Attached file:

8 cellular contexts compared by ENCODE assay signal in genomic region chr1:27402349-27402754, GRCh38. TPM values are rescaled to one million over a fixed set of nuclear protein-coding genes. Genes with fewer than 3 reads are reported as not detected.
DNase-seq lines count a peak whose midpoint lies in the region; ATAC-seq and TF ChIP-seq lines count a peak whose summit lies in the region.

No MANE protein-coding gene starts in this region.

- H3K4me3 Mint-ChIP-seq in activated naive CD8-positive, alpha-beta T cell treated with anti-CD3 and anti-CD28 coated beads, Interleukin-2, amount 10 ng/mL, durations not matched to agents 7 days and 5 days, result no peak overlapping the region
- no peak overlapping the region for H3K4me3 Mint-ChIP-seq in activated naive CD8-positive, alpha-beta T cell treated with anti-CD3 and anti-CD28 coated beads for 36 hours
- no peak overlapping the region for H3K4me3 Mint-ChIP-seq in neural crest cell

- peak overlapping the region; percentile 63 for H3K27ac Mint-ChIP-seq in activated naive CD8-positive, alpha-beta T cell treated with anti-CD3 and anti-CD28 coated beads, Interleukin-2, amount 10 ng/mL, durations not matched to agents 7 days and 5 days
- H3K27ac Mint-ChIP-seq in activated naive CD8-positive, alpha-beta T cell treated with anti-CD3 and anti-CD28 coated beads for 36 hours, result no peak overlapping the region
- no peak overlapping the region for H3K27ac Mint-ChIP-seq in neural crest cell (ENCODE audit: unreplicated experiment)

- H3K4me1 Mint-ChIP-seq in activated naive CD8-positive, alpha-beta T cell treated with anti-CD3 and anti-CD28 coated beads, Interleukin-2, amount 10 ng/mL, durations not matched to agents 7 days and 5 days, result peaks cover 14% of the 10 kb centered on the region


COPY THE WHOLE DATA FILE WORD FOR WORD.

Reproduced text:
8 cellular contexts compared by ENCODE assay signal in genomic region chr1:27402349-27402754, GRCh38. TPM values are rescaled to one million over a fixed set of nuclear protein-coding genes. Genes with fewer than 3 reads are reported as not detected.
DNase-seq lines count a peak whose midpoint lies in the region; ATAC-seq and TF ChIP-seq lines count a peak whose summit lies in the region.

No MANE protein-coding gene starts in this region.

- H3K4me3 Mint-ChIP-seq in activated naive CD8-positive, alpha-beta T cell treated with anti-CD3 and anti-CD28 coated beads, Interleukin-2, amount 10 ng/mL, durations not matched to agents 7 days and 5 days, result no peak overlapping the region
- no peak overlapping the region for H3K4me3 Mint-ChIP-seq in activated naive CD8-positive, alpha-beta T cell treated with anti-CD3 and anti-CD28 coated beads for 36 hours
- no peak overlapping the region for H3K4me3 Mint-ChIP-seq in neural crest cell

- peak overlapping the region; percentile 63 for H3K27ac Mint-ChIP-seq in activated naive CD8-positive, alpha-beta T cell treated with anti-CD3 and anti-CD28 coated beads, Interleukin-2, amount 10 ng/mL, durations not matched to agents 7 days and 5 days
- H3K27ac Mint-ChIP-seq in activated naive CD8-positive, alpha-beta T cell treated with anti-CD3 and anti-CD28 coated beads for 36 hours, result no peak overlapping the region
- no peak overlapping the region for H3K27ac Mint-ChIP-seq in neural crest cell (ENCODE audit: unreplicated experiment)

- H3K4me1 Mint-ChIP-seq in activated naive CD8-positive, alpha-beta T cell treated with anti-CD3 and anti-CD28 coated beads, Interleukin-2, amount 10 ng/mL, durations not matched to agents 7 days and 5 days, result peaks cover 14% of the 10 kb centered on the region